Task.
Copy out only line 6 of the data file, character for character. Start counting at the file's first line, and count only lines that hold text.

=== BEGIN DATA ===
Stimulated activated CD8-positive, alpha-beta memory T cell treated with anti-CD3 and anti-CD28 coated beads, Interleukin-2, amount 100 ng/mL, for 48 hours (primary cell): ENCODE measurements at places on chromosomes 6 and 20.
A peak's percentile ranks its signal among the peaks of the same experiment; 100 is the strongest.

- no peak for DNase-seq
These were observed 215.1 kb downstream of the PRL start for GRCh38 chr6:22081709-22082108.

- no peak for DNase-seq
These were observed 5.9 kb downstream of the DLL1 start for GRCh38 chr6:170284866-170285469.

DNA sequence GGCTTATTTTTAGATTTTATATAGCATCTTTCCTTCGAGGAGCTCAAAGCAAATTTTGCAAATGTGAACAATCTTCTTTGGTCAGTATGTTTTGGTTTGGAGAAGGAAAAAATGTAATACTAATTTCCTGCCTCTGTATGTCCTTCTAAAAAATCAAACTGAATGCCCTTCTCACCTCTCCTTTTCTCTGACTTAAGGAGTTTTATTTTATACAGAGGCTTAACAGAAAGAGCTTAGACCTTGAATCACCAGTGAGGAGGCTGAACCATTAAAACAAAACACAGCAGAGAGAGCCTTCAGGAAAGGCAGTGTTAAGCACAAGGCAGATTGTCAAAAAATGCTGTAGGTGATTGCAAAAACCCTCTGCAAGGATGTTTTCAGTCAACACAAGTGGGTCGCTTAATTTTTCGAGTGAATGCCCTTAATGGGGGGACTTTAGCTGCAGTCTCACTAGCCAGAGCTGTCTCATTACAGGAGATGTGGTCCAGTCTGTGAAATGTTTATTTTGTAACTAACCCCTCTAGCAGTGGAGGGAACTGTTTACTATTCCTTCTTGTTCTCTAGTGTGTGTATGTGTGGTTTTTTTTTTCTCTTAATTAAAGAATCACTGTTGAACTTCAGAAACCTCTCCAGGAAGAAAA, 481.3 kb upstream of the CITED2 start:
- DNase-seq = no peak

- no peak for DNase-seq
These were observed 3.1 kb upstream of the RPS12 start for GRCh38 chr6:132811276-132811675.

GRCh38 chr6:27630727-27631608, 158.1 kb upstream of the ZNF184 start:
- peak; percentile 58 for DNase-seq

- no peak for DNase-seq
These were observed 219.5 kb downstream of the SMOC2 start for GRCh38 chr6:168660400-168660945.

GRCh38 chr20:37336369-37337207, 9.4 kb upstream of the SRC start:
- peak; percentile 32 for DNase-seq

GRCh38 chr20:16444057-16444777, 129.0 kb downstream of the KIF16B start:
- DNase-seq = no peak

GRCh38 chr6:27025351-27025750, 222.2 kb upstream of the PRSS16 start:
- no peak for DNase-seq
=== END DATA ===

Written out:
These were observed 5.9 kb downstream of the DLL1 start for GRCh38 chr6:170284866-170285469.